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Amanda Sonnega, Amanda Leggett, Renee Pepin and Shervin Assari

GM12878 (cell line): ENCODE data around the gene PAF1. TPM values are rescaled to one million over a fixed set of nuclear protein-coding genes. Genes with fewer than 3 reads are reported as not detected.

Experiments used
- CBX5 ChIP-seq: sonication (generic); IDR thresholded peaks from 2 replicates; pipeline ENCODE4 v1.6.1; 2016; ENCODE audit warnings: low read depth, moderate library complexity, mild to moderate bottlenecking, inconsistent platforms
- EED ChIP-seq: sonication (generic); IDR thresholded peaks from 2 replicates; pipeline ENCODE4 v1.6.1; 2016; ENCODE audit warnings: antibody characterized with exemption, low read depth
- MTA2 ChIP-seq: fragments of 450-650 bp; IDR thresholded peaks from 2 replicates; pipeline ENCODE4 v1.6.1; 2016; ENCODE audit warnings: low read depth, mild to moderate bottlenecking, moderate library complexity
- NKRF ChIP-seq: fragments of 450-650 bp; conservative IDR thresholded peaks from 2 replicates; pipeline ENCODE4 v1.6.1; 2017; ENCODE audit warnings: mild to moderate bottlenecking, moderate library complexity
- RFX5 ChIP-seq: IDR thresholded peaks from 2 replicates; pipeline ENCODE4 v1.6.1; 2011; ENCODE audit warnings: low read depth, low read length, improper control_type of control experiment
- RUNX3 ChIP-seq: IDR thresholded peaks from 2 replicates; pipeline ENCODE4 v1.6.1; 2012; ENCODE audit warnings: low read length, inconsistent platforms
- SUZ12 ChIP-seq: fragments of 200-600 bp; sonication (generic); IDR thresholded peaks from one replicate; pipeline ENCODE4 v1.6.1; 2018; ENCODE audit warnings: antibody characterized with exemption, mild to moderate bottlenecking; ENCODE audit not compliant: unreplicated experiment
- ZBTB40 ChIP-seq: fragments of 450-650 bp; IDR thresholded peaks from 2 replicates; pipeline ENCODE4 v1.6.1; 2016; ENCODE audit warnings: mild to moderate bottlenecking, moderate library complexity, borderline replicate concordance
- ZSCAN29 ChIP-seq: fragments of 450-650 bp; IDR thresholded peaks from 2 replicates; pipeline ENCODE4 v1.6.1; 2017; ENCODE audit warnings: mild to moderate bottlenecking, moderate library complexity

Research suggests that physical activity may influence sleep, yet more research is needed before it can be considered a frontline treatment for insomnia. Less is known about how this relationship is moderated by age. Using multilevel modeling, we examined self-reported physical activity and insomnia symptoms in 18,078 respondents from the U.S. nationally representative Health and Retirement Study (2004–2014). The mean baseline age was 64.7 years, with 53.9% female. Individuals who reported more physical activity (B = −0.005, p < .001) had fewer insomnia symptoms. Over 10 years, the respondents reported fewer insomnia symptoms at times when they reported more physical activity than was average for them (B = −0.003, p < .001). Age moderated this relationship (B = 0.0002, p < .01). Although modest, these findings concur with the literature, suggesting moderate benefits of physical activity for sleep in older adults. Future research should aim to further elucidate this relationship among adults at advanced ages.